At a ceremony May 15 at Queens University of Charlotte, the Girl Scout Hornets' Nest Council honored the Gold Award winners for the region. The Gold Award is the Girl Scouts' highest recognition, awarded to members who lead a project that benefits their community.
The following Girl Scouts from the north Charlotte area have been named Gold Award recipients:
Cameron Crump of Charlotte is the daughter of Marilyn and Carlton Crump. Cameron's Gold project, Clothing thy Neighbors, originally focused on supporting the Harvest Center, a local shelter. She recruited friends to help canvass the neighborhood, educating people on the needs while offering to pick up any clothing they cared to donate. More than 100 outfits were collected.
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Isabel Fee of Charlotte is the daughter of Tracey and David Fee. Isabel and her team led art classes for residents of Aldersgate Assisted Living Center to address the need for cognitive stimulation for older citizens who are secluded from the rest of the community and have limited resources. At the end of the summer, Isabel held an art show to showcase residents' work. Aldersgate was so impressed with the residents' attendance and enthusiasm they have recruited her to develop more art programs.
Catherine Howell of Charlotte is the daughter of Maria and John Howell. For her project, Positive Influence of Dance, with Confidence, Catherine held a dance camp for other girls in an effort to build higher self-esteem and confidence in girls ages 10-14. Catherine was amazed to see the girls go from being shy and nervous at first to opening up to each other, to speaking out and teaching each other at the end of the project.
Megan Lord of Charlotte is the daughter of Jill and Bill Lord. Megan's project, Books First! Book Collection, focused on collecting books for low-income children. More than 800 books were collected for Books First!, an organization that distributes new and gently used books to schools around the country with limited resources. Although the task appeared daunting at first, she said, she is very happy she was able to make a difference in children's lives.
Olivia Osborne of Charlotte is the daughter of Veda and Walter Osborne. For her Gold Award project, Olivia coordinated a Valentine's social for The Laurels, a retirement nursing home community. Olivia is very attached to The Laurels because of the fond memories she and her grandfather shared while he was a resident. The residents enjoyed the event and were delighted Olivia and her friends cared enough to provide them such a magnificent event.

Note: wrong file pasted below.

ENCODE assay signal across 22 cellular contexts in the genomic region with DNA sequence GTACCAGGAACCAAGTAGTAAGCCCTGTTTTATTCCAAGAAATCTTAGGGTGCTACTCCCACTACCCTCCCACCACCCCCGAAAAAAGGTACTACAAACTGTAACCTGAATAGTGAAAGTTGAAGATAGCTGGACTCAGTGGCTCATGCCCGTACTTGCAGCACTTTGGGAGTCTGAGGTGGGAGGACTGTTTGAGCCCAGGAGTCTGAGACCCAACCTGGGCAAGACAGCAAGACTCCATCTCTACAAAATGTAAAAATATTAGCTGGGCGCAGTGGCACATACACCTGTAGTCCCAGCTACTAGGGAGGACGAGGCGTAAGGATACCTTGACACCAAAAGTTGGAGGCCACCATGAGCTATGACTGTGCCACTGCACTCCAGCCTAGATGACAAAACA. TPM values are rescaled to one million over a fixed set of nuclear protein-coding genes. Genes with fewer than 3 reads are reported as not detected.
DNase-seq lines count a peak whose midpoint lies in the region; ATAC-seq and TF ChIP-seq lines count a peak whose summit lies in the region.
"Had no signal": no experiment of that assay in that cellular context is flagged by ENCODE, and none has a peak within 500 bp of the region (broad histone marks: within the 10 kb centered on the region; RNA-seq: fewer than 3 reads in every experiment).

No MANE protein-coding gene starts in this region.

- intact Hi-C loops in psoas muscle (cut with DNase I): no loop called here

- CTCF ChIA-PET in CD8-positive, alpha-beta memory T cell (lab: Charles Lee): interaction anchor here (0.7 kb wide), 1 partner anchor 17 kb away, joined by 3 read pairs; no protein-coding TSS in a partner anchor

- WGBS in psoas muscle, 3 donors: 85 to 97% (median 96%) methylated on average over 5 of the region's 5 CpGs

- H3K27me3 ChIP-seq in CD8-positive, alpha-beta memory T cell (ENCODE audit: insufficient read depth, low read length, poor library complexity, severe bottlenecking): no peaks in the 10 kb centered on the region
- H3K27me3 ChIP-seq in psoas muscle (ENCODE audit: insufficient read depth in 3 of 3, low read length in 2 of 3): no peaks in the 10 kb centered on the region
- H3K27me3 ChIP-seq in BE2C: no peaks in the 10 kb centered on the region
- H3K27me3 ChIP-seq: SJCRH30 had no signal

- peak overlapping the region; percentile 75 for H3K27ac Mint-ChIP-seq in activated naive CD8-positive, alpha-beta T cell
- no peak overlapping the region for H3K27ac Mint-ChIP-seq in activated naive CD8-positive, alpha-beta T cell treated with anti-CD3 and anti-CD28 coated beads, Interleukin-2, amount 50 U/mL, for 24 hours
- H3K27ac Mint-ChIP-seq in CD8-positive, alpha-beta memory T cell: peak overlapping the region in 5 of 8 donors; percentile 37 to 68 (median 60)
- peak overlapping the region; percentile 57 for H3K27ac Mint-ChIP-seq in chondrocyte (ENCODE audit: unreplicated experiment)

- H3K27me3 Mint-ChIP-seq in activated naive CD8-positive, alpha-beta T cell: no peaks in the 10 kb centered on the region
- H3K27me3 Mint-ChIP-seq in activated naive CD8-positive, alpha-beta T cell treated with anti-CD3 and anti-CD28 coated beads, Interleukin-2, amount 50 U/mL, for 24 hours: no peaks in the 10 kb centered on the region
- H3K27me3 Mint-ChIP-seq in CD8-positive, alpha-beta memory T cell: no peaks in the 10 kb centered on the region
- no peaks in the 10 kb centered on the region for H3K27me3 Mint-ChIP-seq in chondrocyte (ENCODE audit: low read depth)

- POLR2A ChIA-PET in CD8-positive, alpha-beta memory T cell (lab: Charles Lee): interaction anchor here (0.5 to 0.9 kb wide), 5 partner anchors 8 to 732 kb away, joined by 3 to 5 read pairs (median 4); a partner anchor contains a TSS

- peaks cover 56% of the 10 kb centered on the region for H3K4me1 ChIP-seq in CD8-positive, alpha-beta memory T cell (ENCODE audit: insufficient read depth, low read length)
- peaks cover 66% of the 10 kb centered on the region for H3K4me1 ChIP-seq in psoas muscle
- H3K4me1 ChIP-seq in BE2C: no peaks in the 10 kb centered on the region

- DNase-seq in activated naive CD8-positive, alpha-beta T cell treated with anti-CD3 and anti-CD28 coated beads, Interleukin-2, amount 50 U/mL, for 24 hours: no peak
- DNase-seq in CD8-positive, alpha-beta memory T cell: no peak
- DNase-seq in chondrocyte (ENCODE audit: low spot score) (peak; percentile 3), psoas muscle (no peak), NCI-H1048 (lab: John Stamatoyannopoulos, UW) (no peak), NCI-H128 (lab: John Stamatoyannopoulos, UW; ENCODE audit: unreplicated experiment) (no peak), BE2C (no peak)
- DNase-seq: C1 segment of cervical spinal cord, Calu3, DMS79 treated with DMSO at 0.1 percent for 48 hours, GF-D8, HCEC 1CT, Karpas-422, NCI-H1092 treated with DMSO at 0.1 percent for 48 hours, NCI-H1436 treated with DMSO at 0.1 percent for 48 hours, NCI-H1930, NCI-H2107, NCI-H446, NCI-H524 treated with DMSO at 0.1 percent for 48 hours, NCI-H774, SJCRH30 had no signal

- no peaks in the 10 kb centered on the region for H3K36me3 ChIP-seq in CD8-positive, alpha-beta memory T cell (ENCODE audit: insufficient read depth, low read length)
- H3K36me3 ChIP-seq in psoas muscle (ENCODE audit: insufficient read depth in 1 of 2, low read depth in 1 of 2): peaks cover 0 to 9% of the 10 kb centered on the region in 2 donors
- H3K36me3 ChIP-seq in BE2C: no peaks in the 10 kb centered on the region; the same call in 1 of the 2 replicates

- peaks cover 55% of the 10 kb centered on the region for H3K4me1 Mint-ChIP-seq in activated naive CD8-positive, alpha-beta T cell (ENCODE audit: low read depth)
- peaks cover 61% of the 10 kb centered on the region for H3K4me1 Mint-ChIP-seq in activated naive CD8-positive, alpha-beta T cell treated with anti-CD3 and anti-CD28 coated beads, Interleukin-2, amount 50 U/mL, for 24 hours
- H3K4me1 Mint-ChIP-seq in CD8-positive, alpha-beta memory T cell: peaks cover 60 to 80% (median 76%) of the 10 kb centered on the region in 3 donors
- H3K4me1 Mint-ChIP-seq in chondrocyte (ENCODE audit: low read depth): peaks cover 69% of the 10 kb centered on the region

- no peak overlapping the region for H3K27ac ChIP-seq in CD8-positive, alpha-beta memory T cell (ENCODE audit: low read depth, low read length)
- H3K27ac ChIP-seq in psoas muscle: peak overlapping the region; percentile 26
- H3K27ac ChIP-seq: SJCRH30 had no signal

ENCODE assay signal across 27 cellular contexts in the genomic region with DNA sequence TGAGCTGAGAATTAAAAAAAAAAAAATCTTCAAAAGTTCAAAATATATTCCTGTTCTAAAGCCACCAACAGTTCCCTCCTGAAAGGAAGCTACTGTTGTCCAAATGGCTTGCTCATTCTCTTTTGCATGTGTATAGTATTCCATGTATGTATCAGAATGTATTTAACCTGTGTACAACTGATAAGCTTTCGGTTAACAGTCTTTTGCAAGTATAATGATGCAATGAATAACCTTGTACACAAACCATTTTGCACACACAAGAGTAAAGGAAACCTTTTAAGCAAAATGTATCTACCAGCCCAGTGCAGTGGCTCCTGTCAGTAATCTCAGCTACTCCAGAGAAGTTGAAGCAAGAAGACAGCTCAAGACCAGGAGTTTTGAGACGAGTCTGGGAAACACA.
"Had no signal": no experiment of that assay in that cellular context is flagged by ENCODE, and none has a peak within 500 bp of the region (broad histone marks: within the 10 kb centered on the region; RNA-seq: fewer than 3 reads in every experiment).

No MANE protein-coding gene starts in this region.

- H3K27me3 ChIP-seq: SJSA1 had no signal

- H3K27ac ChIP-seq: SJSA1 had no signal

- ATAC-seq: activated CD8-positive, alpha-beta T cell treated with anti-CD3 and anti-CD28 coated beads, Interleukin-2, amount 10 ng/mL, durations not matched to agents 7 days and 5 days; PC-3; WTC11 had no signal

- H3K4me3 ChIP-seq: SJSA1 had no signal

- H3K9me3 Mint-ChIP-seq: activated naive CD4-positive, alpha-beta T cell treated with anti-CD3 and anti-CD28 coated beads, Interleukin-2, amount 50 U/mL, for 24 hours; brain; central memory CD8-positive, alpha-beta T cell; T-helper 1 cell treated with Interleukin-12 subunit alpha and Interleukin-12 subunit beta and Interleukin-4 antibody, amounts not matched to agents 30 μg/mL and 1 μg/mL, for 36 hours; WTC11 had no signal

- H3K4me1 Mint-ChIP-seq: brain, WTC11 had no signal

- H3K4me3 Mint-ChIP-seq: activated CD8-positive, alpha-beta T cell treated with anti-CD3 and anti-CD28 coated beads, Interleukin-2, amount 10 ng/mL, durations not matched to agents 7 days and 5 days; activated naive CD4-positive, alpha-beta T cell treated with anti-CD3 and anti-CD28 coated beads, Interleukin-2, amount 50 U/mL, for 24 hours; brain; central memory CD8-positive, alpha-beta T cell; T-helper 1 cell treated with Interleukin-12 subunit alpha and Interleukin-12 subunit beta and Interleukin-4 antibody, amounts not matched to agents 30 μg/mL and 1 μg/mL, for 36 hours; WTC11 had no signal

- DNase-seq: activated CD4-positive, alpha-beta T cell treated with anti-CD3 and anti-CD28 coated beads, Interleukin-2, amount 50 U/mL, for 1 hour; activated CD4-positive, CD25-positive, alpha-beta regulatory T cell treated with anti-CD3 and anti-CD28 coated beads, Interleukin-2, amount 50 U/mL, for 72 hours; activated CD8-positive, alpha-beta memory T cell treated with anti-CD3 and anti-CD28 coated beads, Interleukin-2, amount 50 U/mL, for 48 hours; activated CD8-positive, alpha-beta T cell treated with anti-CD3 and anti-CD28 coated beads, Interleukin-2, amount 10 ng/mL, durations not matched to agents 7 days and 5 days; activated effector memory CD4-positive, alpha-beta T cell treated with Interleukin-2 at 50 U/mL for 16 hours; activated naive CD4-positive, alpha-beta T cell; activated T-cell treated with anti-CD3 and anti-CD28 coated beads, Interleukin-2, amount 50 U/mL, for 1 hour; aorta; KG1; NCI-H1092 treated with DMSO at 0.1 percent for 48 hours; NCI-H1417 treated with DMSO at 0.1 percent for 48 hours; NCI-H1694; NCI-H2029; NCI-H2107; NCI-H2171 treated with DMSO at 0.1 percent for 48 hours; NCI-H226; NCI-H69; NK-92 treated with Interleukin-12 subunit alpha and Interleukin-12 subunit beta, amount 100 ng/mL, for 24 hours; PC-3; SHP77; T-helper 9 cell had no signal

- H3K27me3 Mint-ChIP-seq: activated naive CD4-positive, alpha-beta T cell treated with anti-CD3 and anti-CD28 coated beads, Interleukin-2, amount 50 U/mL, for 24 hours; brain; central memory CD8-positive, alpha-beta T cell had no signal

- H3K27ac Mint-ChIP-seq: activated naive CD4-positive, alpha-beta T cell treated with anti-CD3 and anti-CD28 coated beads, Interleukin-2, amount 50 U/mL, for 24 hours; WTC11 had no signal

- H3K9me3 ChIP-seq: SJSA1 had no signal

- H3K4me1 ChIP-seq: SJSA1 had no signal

Bansari Patel of Charlotte is the daughter of Daxa and Nagesh Patel. Bansari chose to focus on diversity for her Gold Award project by spreading the culture of India. Bansari, whose roots are in India, held a series of events for younger Girl Scouts in which she and her volunteers led various activities for the younger girls.
Sophia Spach of Davidson is the daughter of Gail and Robert Spach. For her project, Sophia channeled her passion for videography to produce a documentary highlighting UMAR, the United Methodist Church Agency that supports adults with intellectual and developmental disabilities. The idea for her project came from her friendship with residents of Barnabus Home, a group home built and run by UMAR. The documentary already has spurred the community to action and given a voice to a little-known organization, with more than 400 hits on YouTube and 200 DVDs distributed.
Lauren Spoeneman of Davidson is the daughter of Connie and Chris Spoeneman. For her project, Treated with Care, Lauren teamed with the Friends of Santa Claus program in a rural area outside Asheville. This organization supports children undergoing cancer treatments. Lauren and her volunteers created 32 care baskets filled with items including quilted blankets, toiletries, games, crafts and books.
Shannon Standish of Charlotte is the daughter of Ellen and William Standish. For her project, Shannon created her own design build firm, Celtic Construction, to create and build the low-challenge-course shelter at Oak Springs. The shelter includes both storage and seating areas where girls will process their challenge course experience. In addition, Shannon created butterflies made from recycled aluminum cans and hung them from the rafters of the shelter.
Jordan Stubbs of Huntersville is the daughter of Alice and Allan Stubbs. For her project, Freedom Footage, Jordan created a documentary video of the World War II Memorial in Washington, D.C. Jordan's inspiration for her project was Dom Patti, a World War II veteran in Huntersville who has been unable to travel to the memorial. Her video includes interviews with veterans visiting the memorial for the first time with Honor Flight, an organization that transports veterans to visit the memorials that honor their service and sacrifice. The documentary has been distributed to her local Rotary Club, and Jordan will continue to share it within the community.
Megan Sullivan of Huntersville is the daughter of Kathryn Chapman. Megan wanted to help the local animal shelter by collecting items it needed. She also wanted to raise awareness for pet owners to help in the reduction of unwanted pets. Through a Bark-A-Thon 5K run, Megan was able to let the community know about the local animal shelter and its needs. She placed signage along the trail so that the runners could read about the shelter and receive statistical facts about pets in the area. She received many donations to help the shelter keep the animals healthy and happy.
Maggie Teten of Charlotte is the daughter of Virginia Rappold and Carl Teten. A student at Mallard Creek High School, Maggie organized a beautification project at her school. Maggie selected plantings that would endure the dramatic changes in weather and inattention of students while school is not in session.